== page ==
How the Harvard Professor with Great Hair Blew Up Twitter

How the Harvard Professor with Great Hair Blew Up Twitter

December 6, 2019 in Latest, Politics
1 Comment

If you didn’t know who Noah Feldman was before Wednesday’s impeachment hearings, you do now. The Harvard law professor and author of The Three Lives of James Madison: Genius, Partisan, President was one of four witnesses chosen to testify in front of the House Judiciary Committee regarding the constitutional definition of impeachment and how it applies to President Trump’s actions. While he shared the stage with other impressive legal scholars such as Stanford law professor Pamela Karlan and the veteran impeachment witness Jonathan Turley (he also testified before the House Judiciary Committee during the inquiry into Bill Clinton in 1998), the Twitter spotlight fell almost entirely on Feldman. 

Aside from his easily quotable and sound-bite-able statements, Feldman started trending pretty early on in his testimony for what many described as an uncanny resemblance to English actor Benedict Cumberbatch (who also began trending on Twitter). 

It wasn’t long before Twitter users began calling on NBC’s Saturday Night Live to cast Cumberbatch as Feldman in the next episode’s opening skit.

But not everyone agreed about Feldman’s celebrity doppelganger. Rival threads began comparing the law school professor to former Hogwarts Defense Against the Dark Arts teacher Gilderoy Lockhart, from the Harry Potter series

What may have stood out most of all for those watching Feldman explain his reasoning behind why the founding fathers would have found Trump’s recent actions impeachable offenses is his hair. Feldman’s golden swooping puff garnered a lot of attention, mostly (but not entirely) positive.

A few even found his entire aura…attractive.

Twitter also offered Feldman feedback on the testimony itself—some negative and some positive, some thoughtful and some partisan. Many appreciated his definition of “high crimes and misdemeanors” as wrongdoings committed by someone holding the office of the president.

Critics cited Feldman’s previous statements concerning impeachment to delegitimize his current support for the House’s inquiry.

A handful of tweets, however, crossed over into the realm of anti-Semitism. Raised in a Modern Orthodox Jewish community in Boston, Feldman remains a prominent Jewish intellectual (he even contributed to Moment’s Five Books Project). Some found his articulate performance inspiring, saying he reaffirmed their Jewish pride, while others tried to use Feldman’s religion to sully his reputation and invalidate his testimony. Unfounded tweets began circulating on Wednesday morning claiming that Feldman is the nephew of convicted sex offender Jeffery Epstein.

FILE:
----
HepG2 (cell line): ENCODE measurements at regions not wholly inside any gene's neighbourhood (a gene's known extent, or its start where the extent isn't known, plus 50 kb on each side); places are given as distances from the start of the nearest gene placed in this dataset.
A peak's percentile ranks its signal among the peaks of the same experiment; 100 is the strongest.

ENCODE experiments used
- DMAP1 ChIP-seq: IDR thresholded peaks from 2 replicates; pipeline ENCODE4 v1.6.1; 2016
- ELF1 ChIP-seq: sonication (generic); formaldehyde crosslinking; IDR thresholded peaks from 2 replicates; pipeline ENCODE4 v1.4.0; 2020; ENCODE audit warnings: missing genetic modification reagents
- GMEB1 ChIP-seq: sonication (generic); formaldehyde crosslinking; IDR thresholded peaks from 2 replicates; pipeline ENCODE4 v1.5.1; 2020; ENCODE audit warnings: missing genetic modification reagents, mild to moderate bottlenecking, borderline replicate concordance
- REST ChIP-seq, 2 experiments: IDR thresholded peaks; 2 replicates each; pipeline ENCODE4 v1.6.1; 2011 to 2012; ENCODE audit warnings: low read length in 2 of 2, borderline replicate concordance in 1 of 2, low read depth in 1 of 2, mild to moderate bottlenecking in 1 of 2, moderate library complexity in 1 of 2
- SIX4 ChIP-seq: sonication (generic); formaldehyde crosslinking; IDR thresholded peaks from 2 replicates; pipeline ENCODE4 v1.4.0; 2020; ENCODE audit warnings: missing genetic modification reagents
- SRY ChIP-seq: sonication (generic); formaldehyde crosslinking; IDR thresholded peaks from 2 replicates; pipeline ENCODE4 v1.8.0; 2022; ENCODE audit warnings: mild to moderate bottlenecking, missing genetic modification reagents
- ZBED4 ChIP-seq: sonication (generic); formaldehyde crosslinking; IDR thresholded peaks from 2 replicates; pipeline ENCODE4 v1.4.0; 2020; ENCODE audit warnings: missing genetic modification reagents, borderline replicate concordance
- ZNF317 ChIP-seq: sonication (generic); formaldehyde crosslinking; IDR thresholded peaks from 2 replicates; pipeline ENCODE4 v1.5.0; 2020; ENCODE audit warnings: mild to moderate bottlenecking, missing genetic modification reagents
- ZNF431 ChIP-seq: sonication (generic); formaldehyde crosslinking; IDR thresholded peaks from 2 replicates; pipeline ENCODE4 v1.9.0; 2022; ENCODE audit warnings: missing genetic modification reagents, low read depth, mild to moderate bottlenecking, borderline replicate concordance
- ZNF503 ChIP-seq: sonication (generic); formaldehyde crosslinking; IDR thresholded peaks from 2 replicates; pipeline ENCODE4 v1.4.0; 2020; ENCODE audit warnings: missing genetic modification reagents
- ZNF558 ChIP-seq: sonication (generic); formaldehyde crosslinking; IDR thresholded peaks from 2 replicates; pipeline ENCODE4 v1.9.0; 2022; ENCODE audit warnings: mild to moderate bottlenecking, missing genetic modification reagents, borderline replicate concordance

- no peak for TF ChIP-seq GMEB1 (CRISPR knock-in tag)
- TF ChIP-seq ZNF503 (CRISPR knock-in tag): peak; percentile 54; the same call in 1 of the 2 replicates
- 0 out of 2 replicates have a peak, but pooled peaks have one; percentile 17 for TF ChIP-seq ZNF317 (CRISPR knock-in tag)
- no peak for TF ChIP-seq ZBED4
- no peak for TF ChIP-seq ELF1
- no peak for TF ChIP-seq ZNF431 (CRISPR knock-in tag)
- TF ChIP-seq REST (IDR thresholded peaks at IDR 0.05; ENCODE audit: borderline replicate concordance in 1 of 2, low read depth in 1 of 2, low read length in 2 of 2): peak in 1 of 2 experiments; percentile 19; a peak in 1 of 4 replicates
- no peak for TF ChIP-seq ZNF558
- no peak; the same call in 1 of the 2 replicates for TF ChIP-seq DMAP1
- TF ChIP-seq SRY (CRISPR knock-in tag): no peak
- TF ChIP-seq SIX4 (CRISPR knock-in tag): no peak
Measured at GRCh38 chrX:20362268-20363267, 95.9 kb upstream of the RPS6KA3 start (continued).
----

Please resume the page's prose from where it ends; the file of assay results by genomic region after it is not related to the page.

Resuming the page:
And many critics cited his Jewish identity (as well as that of Karlan and Representative Adam Schiff) in tweets condemning their authority and legitimacy in the hearings, displaying an underlying level of anti-Semitism.

Feldman’s recent Twitter fame arose because House Democrats chose him to testify about whether the Constitution supports the impeachment of President Trump. But whether these other conversations, about his celebrity look-a-like and Jewish roots, eclipsed the impeachment conversation probably depends on which Twitter world one inhabits—the one that shows up for the news or the one that shows up solely for the memes.

But does any of this matter? Maybe Feldman’s hair and celebrity-like looks turned him into a thirst trap, bringing the impeachment hearings to the attention of Twitter users who otherwise would have dismissed them as boring political discourse. Like most social media impact, the full effect of Feldman’s 15 minutes of online fame is nearly impossible to measure, but it would be difficult to argue that the perception of Feldman’s testimony was not at least partly shaped by his Twitter blow-up. 

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